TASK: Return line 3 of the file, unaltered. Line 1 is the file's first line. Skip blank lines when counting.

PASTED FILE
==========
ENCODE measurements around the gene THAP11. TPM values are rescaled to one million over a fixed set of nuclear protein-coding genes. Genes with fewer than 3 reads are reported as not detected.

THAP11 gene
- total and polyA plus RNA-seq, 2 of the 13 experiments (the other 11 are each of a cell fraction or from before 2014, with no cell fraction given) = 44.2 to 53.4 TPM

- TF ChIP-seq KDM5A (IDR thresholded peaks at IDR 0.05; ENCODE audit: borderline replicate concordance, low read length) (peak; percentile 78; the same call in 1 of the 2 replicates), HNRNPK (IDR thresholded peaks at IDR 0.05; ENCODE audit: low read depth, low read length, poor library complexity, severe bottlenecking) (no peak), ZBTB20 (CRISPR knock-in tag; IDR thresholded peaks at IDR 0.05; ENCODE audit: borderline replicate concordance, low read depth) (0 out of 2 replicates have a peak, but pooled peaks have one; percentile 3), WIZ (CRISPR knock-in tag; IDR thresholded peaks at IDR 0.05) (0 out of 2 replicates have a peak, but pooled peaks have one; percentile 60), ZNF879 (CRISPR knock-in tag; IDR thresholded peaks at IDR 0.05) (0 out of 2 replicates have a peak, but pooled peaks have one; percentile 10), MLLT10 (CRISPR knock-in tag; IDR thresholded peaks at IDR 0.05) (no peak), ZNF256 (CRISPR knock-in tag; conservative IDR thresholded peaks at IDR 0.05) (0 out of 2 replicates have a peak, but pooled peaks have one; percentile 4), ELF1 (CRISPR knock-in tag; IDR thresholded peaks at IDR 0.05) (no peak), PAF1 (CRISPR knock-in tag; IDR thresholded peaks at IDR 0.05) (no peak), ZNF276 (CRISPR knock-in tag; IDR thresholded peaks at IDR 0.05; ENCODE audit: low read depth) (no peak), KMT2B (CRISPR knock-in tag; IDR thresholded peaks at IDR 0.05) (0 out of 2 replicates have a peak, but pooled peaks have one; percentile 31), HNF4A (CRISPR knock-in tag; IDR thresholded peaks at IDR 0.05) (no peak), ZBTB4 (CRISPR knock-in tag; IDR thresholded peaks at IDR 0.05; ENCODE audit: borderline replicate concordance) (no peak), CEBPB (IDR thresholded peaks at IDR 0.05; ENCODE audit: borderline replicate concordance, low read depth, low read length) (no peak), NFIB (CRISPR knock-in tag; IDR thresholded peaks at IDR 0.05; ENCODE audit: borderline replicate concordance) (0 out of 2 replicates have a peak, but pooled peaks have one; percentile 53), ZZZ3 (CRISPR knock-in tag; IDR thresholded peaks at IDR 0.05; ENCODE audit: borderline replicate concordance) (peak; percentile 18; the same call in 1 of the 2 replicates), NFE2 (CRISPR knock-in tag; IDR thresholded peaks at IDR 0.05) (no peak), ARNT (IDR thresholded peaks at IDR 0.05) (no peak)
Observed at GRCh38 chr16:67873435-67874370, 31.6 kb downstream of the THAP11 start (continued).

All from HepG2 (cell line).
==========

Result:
- total and polyA plus RNA-seq, 2 of the 13 experiments (the other 11 are each of a cell fraction or from before 2014, with no cell fraction given) = 44.2 to 53.4 TPM